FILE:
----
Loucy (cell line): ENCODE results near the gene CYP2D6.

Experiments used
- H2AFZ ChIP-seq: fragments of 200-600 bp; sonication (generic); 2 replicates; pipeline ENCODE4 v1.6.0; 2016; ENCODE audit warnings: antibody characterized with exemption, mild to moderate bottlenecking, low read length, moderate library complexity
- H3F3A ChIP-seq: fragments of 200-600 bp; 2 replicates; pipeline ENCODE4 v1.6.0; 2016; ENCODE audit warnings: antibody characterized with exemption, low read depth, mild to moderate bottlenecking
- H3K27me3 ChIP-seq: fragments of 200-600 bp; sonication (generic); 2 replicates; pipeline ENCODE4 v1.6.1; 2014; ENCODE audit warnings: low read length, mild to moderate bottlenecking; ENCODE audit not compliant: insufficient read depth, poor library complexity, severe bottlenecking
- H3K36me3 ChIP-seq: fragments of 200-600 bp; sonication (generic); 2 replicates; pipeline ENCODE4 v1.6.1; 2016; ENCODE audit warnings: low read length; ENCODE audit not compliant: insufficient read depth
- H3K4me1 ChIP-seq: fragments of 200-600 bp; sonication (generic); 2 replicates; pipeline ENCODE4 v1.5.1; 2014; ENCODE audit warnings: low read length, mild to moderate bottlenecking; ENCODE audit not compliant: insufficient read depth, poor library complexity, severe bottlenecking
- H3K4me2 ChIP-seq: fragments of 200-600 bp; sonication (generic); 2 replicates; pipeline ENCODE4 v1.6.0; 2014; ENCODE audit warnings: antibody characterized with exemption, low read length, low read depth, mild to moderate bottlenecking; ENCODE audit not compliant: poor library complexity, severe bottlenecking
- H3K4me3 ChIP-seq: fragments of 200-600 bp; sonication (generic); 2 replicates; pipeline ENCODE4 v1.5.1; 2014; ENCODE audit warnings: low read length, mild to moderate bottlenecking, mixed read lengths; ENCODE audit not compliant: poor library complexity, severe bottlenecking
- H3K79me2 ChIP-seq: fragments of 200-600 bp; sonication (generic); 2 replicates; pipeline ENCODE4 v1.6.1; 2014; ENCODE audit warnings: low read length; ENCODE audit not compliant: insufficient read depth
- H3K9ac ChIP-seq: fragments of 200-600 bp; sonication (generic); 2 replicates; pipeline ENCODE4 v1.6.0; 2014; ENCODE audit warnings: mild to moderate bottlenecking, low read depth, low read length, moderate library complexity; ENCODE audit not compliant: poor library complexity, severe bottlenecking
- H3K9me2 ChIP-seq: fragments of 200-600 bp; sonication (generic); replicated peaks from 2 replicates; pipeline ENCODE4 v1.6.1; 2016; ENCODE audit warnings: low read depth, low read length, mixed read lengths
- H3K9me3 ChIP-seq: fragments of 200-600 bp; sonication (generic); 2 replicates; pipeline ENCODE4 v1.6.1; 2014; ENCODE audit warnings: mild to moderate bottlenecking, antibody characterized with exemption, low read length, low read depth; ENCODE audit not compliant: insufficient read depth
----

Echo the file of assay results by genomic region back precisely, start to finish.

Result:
Loucy (cell line): ENCODE results near the gene CYP2D6.

Experiments used
- H2AFZ ChIP-seq: fragments of 200-600 bp; sonication (generic); 2 replicates; pipeline ENCODE4 v1.6.0; 2016; ENCODE audit warnings: antibody characterized with exemption, mild to moderate bottlenecking, low read length, moderate library complexity
- H3F3A ChIP-seq: fragments of 200-600 bp; 2 replicates; pipeline ENCODE4 v1.6.0; 2016; ENCODE audit warnings: antibody characterized with exemption, low read depth, mild to moderate bottlenecking
- H3K27me3 ChIP-seq: fragments of 200-600 bp; sonication (generic); 2 replicates; pipeline ENCODE4 v1.6.1; 2014; ENCODE audit warnings: low read length, mild to moderate bottlenecking; ENCODE audit not compliant: insufficient read depth, poor library complexity, severe bottlenecking
- H3K36me3 ChIP-seq: fragments of 200-600 bp; sonication (generic); 2 replicates; pipeline ENCODE4 v1.6.1; 2016; ENCODE audit warnings: low read length; ENCODE audit not compliant: insufficient read depth
- H3K4me1 ChIP-seq: fragments of 200-600 bp; sonication (generic); 2 replicates; pipeline ENCODE4 v1.5.1; 2014; ENCODE audit warnings: low read length, mild to moderate bottlenecking; ENCODE audit not compliant: insufficient read depth, poor library complexity, severe bottlenecking
- H3K4me2 ChIP-seq: fragments of 200-600 bp; sonication (generic); 2 replicates; pipeline ENCODE4 v1.6.0; 2014; ENCODE audit warnings: antibody characterized with exemption, low read length, low read depth, mild to moderate bottlenecking; ENCODE audit not compliant: poor library complexity, severe bottlenecking
- H3K4me3 ChIP-seq: fragments of 200-600 bp; sonication (generic); 2 replicates; pipeline ENCODE4 v1.5.1; 2014; ENCODE audit warnings: low read length, mild to moderate bottlenecking, mixed read lengths; ENCODE audit not compliant: poor library complexity, severe bottlenecking
- H3K79me2 ChIP-seq: fragments of 200-600 bp; sonication (generic); 2 replicates; pipeline ENCODE4 v1.6.1; 2014; ENCODE audit warnings: low read length; ENCODE audit not compliant: insufficient read depth
- H3K9ac ChIP-seq: fragments of 200-600 bp; sonication (generic); 2 replicates; pipeline ENCODE4 v1.6.0; 2014; ENCODE audit warnings: mild to moderate bottlenecking, low read depth, low read length, moderate library complexity; ENCODE audit not compliant: poor library complexity, severe bottlenecking
- H3K9me2 ChIP-seq: fragments of 200-600 bp; sonication (generic); replicated peaks from 2 replicates; pipeline ENCODE4 v1.6.1; 2016; ENCODE audit warnings: low read depth, low read length, mixed read lengths
- H3K9me3 ChIP-seq: fragments of 200-600 bp; sonication (generic); 2 replicates; pipeline ENCODE4 v1.6.1; 2014; ENCODE audit warnings: mild to moderate bottlenecking, antibody characterized with exemption, low read length, low read depth; ENCODE audit not compliant: insufficient read depth